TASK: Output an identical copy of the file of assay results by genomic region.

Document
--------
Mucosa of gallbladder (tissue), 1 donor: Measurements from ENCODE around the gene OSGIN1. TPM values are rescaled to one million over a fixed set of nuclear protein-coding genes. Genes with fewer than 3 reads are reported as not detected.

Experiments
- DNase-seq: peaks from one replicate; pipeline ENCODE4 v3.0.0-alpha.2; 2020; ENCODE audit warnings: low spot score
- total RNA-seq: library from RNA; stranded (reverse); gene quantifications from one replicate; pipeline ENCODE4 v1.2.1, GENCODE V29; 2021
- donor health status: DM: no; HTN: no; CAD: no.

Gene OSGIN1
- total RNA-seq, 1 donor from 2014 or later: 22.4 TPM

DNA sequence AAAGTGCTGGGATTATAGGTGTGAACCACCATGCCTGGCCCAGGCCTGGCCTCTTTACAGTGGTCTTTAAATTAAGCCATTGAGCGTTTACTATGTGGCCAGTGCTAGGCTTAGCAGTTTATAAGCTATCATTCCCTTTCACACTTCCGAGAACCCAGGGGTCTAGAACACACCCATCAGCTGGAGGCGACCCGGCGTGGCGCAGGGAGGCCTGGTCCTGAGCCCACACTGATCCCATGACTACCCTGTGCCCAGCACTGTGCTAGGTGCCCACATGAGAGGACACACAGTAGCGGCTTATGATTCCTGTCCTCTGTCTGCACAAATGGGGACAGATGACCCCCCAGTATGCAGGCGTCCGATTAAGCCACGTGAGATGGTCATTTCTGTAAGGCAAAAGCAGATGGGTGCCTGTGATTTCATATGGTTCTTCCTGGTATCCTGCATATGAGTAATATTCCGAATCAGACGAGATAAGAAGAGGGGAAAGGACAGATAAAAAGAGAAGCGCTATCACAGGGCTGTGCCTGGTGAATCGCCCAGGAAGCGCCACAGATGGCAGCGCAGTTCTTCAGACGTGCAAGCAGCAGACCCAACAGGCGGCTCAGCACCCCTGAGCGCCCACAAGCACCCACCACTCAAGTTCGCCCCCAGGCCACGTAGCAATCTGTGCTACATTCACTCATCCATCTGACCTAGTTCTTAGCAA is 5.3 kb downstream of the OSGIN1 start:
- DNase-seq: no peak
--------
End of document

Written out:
Mucosa of gallbladder (tissue), 1 donor: Measurements from ENCODE around the gene OSGIN1. TPM values are rescaled to one million over a fixed set of nuclear protein-coding genes. Genes with fewer than 3 reads are reported as not detected.

Experiments
- DNase-seq: peaks from one replicate; pipeline ENCODE4 v3.0.0-alpha.2; 2020; ENCODE audit warnings: low spot score
- total RNA-seq: library from RNA; stranded (reverse); gene quantifications from one replicate; pipeline ENCODE4 v1.2.1, GENCODE V29; 2021
- donor health status: DM: no; HTN: no; CAD: no.

Gene OSGIN1
- total RNA-seq, 1 donor from 2014 or later: 22.4 TPM

DNA sequence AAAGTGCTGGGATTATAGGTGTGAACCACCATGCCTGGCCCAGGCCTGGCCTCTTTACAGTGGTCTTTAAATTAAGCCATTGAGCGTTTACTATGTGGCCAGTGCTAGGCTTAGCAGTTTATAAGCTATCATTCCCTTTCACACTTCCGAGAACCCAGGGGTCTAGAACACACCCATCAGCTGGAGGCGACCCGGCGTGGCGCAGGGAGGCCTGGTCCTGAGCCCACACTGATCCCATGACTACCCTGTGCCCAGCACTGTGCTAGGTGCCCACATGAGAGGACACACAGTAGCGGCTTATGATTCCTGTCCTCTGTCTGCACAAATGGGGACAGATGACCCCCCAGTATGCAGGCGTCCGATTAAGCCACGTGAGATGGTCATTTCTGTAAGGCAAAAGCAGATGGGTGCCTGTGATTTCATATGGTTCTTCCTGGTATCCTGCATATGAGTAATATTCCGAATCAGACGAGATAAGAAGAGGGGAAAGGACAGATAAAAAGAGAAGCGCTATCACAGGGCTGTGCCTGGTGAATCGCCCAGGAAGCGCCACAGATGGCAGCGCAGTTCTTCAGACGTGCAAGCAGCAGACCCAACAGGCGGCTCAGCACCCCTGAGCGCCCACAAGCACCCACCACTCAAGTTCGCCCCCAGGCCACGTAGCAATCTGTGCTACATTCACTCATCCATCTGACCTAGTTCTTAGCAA is 5.3 kb downstream of the OSGIN1 start:
- DNase-seq: no peak